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Posted: September 28, 2017 12:29 p.m.
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FEMA offers help for hurricane recovery


Disaster survivor assistants John Robello, right, and Guido Gallucci talk with Jill Ebrecht, a survivor of Hurricane Irma, at her home, Sept. 20, 2017 on Tybee Island, Georgia.

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The 2017 hurricane season has put people out of their homes, caused financial burden to those affected and severely altered the lives of many, but the season is not over – yet.

As a result of the devastation left behind by Hurricane Irma and future disasters threatening the area, Federal Emergency Management Agency representatives are urging Soldiers and their Family Members affected to seek assistance.

“We’re here to support the recovery process in coordination with the state and local governments – we have a partnership with them for this effort and we have from the very beginning,” said Woody Goins, a FEMA division supervisor.

There are seven designated counties in Georgia eligible for federal assistance following the impact from Hurricane Irma: Camden, Coffee, Chatham, Charlton, Glynn, Liberty and McIntosh counties, said Steven Solomon, a FEMA spokesperson.

“FEMA is pledging to be here (in Georgia) as long as it takes to register every eligible survivor for federal assistance,” Solomon said.

There are currently 29 representatives in the area going to door-to-door to help people who have been affected by Hurricane Irma by getting them registered to apply for assistance, Solomon said.

Goins said people should come to FEMA if they have received damages.

“(FEMA) is based on supplementing available programs from state and local government and to be able to meet the needs of those people who qualify for FEMA programs,” Goins said.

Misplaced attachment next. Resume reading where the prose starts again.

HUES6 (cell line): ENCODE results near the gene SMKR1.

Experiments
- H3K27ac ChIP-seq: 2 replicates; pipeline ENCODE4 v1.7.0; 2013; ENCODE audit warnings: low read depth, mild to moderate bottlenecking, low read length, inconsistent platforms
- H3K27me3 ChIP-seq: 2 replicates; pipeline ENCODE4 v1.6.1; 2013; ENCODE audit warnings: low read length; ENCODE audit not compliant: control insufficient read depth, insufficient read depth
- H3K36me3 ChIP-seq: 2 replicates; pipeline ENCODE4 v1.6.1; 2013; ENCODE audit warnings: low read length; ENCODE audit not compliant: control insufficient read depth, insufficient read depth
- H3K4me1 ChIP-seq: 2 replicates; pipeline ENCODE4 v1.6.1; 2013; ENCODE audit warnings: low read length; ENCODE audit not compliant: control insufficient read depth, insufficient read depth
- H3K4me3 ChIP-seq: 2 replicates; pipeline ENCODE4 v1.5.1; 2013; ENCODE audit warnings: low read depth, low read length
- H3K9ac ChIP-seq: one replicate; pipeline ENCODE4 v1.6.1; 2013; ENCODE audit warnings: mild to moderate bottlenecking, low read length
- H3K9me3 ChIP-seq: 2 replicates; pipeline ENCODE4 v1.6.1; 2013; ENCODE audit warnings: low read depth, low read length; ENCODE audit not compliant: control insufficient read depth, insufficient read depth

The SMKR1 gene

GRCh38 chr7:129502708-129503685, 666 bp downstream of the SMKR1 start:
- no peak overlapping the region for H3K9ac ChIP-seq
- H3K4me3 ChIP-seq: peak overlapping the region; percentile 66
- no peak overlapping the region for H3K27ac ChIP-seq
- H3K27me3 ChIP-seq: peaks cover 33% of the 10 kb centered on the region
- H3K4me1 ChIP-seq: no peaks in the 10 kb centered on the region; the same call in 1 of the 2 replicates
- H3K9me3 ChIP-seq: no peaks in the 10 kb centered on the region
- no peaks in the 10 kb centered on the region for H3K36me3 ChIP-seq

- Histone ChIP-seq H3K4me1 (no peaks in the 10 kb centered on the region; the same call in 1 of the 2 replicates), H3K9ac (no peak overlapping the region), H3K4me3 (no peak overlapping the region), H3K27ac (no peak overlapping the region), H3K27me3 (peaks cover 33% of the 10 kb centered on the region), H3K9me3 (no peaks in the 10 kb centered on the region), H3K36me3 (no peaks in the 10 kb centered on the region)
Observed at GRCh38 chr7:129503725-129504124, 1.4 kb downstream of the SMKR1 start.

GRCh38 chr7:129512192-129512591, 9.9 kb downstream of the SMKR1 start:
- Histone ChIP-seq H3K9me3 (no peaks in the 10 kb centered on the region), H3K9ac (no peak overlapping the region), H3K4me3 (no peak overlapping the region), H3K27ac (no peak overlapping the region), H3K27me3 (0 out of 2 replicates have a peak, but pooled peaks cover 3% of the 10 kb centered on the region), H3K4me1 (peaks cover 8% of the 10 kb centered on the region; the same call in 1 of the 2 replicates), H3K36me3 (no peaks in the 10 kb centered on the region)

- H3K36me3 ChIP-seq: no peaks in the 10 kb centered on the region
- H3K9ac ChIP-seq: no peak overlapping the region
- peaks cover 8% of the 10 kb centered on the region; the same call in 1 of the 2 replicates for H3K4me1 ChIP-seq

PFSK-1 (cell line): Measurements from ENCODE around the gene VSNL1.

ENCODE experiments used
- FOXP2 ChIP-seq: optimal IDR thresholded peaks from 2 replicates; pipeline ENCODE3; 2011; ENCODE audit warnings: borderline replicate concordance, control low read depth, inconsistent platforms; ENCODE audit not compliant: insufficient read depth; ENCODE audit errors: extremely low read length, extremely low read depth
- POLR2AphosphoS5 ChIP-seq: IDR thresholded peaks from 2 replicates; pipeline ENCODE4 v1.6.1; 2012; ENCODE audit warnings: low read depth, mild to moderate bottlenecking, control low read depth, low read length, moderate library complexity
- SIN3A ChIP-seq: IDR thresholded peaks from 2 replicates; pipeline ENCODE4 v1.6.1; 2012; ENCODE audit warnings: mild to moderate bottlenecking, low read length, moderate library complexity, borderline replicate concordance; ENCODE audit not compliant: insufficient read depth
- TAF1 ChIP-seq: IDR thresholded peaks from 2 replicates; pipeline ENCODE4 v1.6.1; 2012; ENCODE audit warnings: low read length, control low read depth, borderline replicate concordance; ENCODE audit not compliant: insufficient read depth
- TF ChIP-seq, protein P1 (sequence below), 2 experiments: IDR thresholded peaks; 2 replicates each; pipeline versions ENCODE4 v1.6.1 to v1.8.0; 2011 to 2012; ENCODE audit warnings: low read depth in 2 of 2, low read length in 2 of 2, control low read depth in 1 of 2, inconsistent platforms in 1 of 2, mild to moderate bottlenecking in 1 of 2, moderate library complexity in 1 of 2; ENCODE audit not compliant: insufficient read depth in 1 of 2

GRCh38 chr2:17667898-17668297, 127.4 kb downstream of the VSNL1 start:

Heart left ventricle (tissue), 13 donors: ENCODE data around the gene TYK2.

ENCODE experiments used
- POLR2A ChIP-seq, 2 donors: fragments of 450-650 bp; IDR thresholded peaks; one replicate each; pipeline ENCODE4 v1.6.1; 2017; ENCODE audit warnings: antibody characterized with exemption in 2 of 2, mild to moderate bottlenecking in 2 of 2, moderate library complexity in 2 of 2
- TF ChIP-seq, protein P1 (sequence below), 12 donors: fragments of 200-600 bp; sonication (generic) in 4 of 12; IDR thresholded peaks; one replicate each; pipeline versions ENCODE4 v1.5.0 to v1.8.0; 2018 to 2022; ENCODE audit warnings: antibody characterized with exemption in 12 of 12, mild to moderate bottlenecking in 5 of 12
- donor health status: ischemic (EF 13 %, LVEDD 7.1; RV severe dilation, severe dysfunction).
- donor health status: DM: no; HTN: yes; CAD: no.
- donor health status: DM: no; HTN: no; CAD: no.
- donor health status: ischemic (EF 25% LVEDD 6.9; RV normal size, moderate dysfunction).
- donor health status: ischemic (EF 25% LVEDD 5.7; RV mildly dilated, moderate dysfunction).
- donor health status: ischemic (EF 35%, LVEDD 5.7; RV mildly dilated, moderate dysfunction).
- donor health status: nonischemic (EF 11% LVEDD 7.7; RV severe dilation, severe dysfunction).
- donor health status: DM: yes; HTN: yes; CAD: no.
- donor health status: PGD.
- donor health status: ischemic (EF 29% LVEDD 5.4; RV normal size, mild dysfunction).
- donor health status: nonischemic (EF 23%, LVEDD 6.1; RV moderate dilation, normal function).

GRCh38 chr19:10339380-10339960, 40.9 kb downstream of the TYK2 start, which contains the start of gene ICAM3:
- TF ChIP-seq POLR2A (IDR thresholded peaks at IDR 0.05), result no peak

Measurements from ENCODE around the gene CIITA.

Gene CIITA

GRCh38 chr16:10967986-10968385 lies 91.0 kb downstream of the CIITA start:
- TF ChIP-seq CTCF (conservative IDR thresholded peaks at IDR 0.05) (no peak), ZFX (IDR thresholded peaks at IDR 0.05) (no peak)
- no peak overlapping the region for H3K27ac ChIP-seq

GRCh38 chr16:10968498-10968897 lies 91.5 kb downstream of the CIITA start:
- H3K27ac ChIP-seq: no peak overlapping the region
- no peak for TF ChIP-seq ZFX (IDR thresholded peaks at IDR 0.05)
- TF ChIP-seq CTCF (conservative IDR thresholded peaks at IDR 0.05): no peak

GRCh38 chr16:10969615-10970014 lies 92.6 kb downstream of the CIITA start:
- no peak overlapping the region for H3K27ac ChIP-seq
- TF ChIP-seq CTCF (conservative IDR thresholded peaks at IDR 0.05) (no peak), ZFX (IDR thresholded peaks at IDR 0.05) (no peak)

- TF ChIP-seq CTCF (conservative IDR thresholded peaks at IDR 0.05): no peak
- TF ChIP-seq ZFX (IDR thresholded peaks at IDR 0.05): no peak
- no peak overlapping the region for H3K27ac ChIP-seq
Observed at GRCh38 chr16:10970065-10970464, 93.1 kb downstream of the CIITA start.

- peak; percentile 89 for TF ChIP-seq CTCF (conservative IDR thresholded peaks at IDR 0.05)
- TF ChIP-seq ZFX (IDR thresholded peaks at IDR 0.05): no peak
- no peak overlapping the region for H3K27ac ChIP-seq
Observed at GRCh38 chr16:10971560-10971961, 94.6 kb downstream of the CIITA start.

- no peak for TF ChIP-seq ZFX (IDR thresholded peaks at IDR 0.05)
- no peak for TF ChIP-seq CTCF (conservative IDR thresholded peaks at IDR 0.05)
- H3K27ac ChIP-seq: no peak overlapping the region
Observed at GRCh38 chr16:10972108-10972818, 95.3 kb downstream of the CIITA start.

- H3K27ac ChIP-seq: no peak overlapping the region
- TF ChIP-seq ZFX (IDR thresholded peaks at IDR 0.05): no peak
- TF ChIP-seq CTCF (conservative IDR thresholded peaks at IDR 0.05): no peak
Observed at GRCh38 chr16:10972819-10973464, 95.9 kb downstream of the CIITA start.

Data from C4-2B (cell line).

The recovery process begins when those living in counties designated for disaster assistance complete the registration process through FEMA.

“It’s vital that survivors register with FEMA, ensure we have their current contact information and then coordinate with the housing inspector to schedule the inspection,” said Thomas McCool, federal coordinating officer. “The free FEMA housing inspections are an essential step in the recovery process for survivors who sustained damage to their homes.”

The registration process requires applicants to enter personal information to include their social security number as well as their bank account and routing number for the most efficient means for direct deposit, should they be found eligible, Solomon said. Beyond that, survivors must provide the address of the damaged home or apartment, description of the damage, when the damage occurred, information on insurance coverage and contact information.

Once registered, the survivor will receive a unique registration number that they should keep for their reference. FEMA warns that anyone who does not have a number is not yet registered, Solomon said.